The next thing I know,

                        I can't breathe.

on finding your keys  by OLGA PESTER

27 February 2009
Vol. 8, No. 4

i dreamt i couldn't find

my spanish class  like you

who have that dream of

finding not and failing who

i  just the same

grandmother said

dream the i

& leave it out

but left is what

and what is who forgetting

crash of sleep  by ELLEN HAGAN

20 February 2009
Vol. 8, No. 4
prose poem

it is 7:30 am  on the 4 train to the bronx  we are heading fast uptown  doors swinging rough out from their sockets  rush of burnside fordham road kingsbridge terrace  old armory  dirt and trash mark the concrete below me  rip of train  i sit next to a woman with the number nine on her chest  sprawling her breasts stretched  her baby sleeps below  sound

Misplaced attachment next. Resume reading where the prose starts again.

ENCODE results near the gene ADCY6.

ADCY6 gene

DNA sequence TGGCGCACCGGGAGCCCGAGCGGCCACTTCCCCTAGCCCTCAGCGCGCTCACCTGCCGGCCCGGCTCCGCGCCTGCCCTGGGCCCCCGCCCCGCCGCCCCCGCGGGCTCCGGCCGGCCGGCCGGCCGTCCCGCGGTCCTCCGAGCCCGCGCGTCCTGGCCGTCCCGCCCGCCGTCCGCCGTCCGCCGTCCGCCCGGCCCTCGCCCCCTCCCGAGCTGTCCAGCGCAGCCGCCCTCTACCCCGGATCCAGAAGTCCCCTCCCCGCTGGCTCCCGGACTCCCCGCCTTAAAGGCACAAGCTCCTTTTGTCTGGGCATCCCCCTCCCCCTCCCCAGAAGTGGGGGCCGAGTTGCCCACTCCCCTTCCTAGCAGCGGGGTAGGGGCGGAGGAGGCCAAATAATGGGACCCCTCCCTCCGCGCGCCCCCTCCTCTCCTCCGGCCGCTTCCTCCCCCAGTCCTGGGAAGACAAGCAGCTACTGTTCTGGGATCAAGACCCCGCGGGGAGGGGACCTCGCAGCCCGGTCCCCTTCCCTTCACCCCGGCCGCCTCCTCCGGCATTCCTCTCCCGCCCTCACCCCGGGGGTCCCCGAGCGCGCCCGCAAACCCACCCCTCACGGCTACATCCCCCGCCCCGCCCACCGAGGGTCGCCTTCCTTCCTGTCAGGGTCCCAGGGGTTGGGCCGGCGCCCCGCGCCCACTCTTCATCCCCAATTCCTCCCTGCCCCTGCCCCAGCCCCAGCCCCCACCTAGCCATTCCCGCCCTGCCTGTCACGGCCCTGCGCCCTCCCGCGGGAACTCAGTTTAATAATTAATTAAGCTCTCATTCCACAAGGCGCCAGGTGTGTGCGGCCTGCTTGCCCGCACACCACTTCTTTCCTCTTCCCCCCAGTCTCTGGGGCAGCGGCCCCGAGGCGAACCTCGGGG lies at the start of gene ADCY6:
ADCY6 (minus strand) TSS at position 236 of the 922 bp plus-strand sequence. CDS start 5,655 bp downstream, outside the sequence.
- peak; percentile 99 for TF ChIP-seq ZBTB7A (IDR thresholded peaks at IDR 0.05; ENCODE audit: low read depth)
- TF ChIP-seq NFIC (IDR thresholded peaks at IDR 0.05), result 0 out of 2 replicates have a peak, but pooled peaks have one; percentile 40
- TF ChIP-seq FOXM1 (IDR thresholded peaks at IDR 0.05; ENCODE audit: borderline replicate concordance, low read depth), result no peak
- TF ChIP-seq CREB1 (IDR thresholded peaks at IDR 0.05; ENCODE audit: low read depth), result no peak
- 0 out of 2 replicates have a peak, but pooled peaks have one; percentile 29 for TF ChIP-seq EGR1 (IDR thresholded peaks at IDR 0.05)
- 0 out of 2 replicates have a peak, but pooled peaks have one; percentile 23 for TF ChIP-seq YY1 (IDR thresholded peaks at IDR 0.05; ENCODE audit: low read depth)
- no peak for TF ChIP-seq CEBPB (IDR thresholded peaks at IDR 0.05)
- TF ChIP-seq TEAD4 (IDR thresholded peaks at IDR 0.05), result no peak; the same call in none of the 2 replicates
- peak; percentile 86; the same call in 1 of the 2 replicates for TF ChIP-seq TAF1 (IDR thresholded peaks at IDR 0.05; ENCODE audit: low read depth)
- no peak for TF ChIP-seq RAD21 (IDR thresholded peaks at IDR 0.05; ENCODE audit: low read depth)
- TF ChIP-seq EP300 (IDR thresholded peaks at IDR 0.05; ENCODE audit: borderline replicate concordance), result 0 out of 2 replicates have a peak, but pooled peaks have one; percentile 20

Servant  by EMMA RAMEY

16 February 2009
Vol. 8, No. 4
prose poem

Growing wild and rank, out in the grass. They asked me to bend down on my knees and rip the dandelions out with my teeth. Not just me. The group of us. Bend down, they said. Your teeth, they said.

You who never arrived  by RAINER MARIA RILKE

15 February 2009
Vol. 8, No. 4
classic, translation

You who never arrived

in my arms, Beloved, who were lost

from the start,

I don't even know what songs

would please you.

Again and again, however we know the landscape of love  by RAINER MARIA RILKE

14 February 2009
Vol. 8, No. 4
classic, translation

again and again the two of us walk out together

under the ancient trees, lie down again and again

among the flowers…

What if I say I shall not wait!  by EMILY DICKINSON

13 February 2009
Vol. 8, No. 4